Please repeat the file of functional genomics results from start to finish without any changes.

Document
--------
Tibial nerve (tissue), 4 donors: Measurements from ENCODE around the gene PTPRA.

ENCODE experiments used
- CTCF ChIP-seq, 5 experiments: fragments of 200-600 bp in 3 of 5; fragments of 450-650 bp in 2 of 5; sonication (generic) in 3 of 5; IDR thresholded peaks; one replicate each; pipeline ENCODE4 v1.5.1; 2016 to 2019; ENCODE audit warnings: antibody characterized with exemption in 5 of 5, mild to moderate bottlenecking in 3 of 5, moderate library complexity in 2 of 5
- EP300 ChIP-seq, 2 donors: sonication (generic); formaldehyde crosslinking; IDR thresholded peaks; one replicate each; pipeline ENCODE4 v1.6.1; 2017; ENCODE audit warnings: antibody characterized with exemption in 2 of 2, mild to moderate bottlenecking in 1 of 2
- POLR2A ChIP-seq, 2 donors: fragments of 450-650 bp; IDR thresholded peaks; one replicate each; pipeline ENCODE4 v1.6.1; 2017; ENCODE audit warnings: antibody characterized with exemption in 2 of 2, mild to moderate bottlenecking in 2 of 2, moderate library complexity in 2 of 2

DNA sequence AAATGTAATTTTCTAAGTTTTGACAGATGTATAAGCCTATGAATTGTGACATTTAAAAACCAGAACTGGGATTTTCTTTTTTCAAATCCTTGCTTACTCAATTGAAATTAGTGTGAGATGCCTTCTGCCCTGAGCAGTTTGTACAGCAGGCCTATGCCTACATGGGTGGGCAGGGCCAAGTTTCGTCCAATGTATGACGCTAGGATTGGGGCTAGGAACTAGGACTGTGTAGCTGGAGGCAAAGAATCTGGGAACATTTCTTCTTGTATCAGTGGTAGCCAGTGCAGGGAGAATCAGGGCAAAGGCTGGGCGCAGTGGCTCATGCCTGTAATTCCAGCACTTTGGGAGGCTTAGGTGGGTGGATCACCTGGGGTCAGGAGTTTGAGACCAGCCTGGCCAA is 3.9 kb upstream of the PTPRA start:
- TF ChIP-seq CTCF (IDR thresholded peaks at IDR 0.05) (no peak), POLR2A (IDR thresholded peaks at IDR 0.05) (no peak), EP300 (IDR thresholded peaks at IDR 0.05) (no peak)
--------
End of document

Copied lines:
Tibial nerve (tissue), 4 donors: Measurements from ENCODE around the gene PTPRA.

ENCODE experiments used
- CTCF ChIP-seq, 5 experiments: fragments of 200-600 bp in 3 of 5; fragments of 450-650 bp in 2 of 5; sonication (generic) in 3 of 5; IDR thresholded peaks; one replicate each; pipeline ENCODE4 v1.5.1; 2016 to 2019; ENCODE audit warnings: antibody characterized with exemption in 5 of 5, mild to moderate bottlenecking in 3 of 5, moderate library complexity in 2 of 5
- EP300 ChIP-seq, 2 donors: sonication (generic); formaldehyde crosslinking; IDR thresholded peaks; one replicate each; pipeline ENCODE4 v1.6.1; 2017; ENCODE audit warnings: antibody characterized with exemption in 2 of 2, mild to moderate bottlenecking in 1 of 2
- POLR2A ChIP-seq, 2 donors: fragments of 450-650 bp; IDR thresholded peaks; one replicate each; pipeline ENCODE4 v1.6.1; 2017; ENCODE audit warnings: antibody characterized with exemption in 2 of 2, mild to moderate bottlenecking in 2 of 2, moderate library complexity in 2 of 2

DNA sequence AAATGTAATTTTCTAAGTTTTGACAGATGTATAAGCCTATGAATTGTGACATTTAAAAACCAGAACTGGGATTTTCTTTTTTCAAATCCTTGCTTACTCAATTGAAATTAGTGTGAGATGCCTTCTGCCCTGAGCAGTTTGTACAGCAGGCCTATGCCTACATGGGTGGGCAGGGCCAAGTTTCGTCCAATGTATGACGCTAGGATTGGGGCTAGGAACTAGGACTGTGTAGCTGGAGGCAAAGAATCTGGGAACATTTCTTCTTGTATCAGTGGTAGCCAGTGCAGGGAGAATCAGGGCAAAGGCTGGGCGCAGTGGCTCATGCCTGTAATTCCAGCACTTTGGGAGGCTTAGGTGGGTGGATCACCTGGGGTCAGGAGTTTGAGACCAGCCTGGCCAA is 3.9 kb upstream of the PTPRA start:
- TF ChIP-seq CTCF (IDR thresholded peaks at IDR 0.05) (no peak), POLR2A (IDR thresholded peaks at IDR 0.05) (no peak), EP300 (IDR thresholded peaks at IDR 0.05) (no peak)